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RE: Fourth alternative [was Re: Moving forward ....]



Umm, the draft has *two* authors - not one. The requirements
and scenarios in the document are showing a *real need*
independent of whether link-local, site-local, limited-range,
global, provider-independent, etc etc. provide the best solution.
If you think the document has a scoping issue (no pun intended),
then let's discuss that with a measured tone.

Thanks,

Fred Templin
fred.templin@nokia.com
  

> -----Original Message-----
> From: ext Michael Thomas [mailto:mat@cisco.com]
> Sent: Wednesday, August 06, 2003 12:47 PM
> To: Tony Hain
> Cc: 'Michael Thomas'; 'Brian E Carpenter'; ipng@sunroof.eng.sun.com
> Subject: RE: Fourth alternative [was Re: Moving forward ....]
> 
> 
> Tony Hain writes:
>  > Michael Thomas wrote:
>  > > The problem is that this draft proceedes from the
>  > > premise that the answer is consing up limited
>  > > range addresses. 
>  > 
>  > It is not intended to. It is trying to point out the 
> requirements that
>  > network managers have. It uses examples where they have 
> found limited range
>  > addresses meet the need to explain it for those who don't 
> believe their
>  > requirements are real. 
> 
> Tony, quit patronizing me and everybody else. I've
> not seen one person here who is insensitive to the
> actual needs of network managers. What I've seen
> is differing opinions of how to weigh the
> conflicts and most especially what the long term
> implications are of any particular approach. Your
> trying to frame these conversations as a one-man
> crusade against the IETF ivory-tower is lame and
> insulting.
> 
> Your draft is not helpful because it starts out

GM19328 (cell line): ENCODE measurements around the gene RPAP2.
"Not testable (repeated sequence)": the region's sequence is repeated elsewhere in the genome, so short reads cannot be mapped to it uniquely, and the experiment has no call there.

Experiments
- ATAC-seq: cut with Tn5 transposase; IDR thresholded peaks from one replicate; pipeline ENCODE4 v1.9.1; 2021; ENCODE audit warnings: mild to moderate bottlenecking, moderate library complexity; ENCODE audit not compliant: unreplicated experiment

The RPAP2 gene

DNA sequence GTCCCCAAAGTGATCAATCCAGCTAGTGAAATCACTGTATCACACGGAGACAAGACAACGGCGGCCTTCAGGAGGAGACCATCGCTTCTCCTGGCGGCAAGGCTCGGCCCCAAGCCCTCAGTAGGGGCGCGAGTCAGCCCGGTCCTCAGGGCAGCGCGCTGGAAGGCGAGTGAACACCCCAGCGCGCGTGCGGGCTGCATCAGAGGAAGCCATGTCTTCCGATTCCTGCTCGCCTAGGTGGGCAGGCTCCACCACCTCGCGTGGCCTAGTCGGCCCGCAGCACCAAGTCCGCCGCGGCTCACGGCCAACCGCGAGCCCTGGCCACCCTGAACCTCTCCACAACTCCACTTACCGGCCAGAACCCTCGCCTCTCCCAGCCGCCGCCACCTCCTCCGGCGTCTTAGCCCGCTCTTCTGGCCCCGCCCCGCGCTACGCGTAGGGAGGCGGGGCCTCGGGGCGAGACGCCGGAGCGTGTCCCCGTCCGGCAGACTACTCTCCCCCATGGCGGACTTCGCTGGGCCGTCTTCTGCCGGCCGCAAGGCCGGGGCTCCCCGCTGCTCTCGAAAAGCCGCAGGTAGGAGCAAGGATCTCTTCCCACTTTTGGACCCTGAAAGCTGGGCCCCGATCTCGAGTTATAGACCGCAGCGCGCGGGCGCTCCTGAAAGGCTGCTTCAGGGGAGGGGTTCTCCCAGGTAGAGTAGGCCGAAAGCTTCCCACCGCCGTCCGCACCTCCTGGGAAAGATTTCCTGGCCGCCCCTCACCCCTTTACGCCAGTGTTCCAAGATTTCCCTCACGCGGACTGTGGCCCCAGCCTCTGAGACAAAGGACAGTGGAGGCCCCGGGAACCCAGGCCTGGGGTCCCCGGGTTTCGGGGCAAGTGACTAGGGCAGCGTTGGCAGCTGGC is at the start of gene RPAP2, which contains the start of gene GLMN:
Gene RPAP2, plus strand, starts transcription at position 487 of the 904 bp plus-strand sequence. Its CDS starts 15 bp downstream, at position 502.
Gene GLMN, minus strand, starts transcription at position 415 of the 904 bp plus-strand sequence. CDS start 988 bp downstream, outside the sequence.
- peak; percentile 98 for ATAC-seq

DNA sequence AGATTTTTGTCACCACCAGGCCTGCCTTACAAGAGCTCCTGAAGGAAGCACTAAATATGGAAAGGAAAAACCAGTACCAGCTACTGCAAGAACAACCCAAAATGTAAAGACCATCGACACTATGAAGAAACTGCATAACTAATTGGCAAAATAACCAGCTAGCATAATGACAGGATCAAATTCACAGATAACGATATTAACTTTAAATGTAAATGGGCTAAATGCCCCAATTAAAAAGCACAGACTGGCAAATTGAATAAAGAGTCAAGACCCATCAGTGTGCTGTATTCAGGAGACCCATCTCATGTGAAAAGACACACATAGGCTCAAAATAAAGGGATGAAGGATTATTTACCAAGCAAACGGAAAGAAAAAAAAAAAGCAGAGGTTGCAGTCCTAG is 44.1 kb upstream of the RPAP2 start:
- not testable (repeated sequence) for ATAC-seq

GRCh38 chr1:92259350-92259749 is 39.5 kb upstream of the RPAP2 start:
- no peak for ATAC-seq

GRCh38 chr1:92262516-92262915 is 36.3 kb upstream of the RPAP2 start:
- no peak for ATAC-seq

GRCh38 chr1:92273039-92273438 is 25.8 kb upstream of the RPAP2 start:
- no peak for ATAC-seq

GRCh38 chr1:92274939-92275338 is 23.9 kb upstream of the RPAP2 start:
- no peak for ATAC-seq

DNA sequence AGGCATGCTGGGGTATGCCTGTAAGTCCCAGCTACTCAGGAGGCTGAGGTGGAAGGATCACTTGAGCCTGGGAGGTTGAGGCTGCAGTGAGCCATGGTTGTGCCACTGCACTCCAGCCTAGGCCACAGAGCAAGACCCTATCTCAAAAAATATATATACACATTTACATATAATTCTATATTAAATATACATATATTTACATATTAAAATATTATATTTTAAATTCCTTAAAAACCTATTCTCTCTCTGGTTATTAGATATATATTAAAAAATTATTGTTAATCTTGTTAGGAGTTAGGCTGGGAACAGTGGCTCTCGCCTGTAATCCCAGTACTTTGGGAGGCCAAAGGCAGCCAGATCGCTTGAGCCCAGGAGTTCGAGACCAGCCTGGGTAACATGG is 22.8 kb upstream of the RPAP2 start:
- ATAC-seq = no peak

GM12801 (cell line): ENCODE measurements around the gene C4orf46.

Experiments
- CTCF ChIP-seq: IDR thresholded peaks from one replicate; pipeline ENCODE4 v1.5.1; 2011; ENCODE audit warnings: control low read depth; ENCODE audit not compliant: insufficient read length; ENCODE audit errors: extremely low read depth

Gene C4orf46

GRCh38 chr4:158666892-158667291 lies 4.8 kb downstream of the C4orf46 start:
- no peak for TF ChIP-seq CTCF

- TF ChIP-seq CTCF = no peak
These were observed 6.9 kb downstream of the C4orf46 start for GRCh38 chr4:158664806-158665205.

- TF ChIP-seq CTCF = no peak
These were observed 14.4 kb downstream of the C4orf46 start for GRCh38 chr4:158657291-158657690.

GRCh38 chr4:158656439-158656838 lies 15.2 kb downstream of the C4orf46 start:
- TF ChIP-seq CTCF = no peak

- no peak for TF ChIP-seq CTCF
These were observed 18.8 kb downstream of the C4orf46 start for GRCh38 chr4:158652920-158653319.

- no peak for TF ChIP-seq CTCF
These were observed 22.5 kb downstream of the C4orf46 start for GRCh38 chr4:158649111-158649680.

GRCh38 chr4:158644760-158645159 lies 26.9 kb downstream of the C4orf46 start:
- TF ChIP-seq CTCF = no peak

> with a conclusion and works back from there, much
> like yellowcake and WMD. The bias is in the title
> of the draft, for gawd sake. What we really need
> is something that lays out all of the requirements
> -- and local scope is not a requirement, it's a
> solution -- and tries to analyze the problem space
> without bias to a particular solution; laying out
> the good, bad and the ugly for each possible
> approach.
> 
>  > 
>  > > That's incorrect and not
>  > > helpful. We need to start by determining what the
>  > > *requirements* are, 
>  > 
>  > That is the point of the draft.
> 
> It fails. See above.
> 
>  >  Unfortunately some on this list want to
>  > argue that some requirements are not real, rather than 
> accept that different
>  > situations create different requirements. Given that not 
> everyone has
>  > expierenced every situation, the draft needs to provide 
> enough context
>  > around a requirement so that others can see the issue.
> 
> And now your patronizing the group again. Stop it.
>  
>  > > and only then outline what the
>  > > range of solutions are, and what their problems
>  > > and possible consequences are. Until we can get an
>  > > consensus on what we need to do, and what the
>  > > engineering tradeoffs are, we will never come to
>  > > closure.
>  > 
>  > Yes and no. There is no way to achieve a single optimal 
> solution for the
>  > diverse set of requirements, so we know the outcome will 
> be a compromise.
>  > Bob's draft (as did the others to randomize SL) meets the 
> requirements in
>  > the current draft.  
> 
> You mean the requirements of "do no harm wrt NAT
> and DFZ route pollution?" Oh, golly, I guess I
> didn't find those in the draft. Both of these
> requirement are downsides of limited scope
> addresses approach, btw.
> 
>  > > That in a nutshell is why I have a problem with
>  > > the religiosity on both sides of this argument.
>  > 
>  > My religion is that the deploying network manger is right, 
> no matter what
>  > the IETF decides. If the IETF decides to provide tools to 
> make deployment
>  > easy, that will be the path of least resistance. If not, 
> the network manager
>  > will demand ad-hoc tools to get the job done.
> 
> Aside from the preposterous notion that you're the
> torch bearer of the poor under represented network
> manager (::snort::), this isn't helpful because
> what we need here is to balance out the
> conflicting requirements both in whose work load
> is affected, as well as the general architecture
> of the net. The network manager is *one* voice
> that needs to be considered, not the *only* voice.
> 
> 	   Mike
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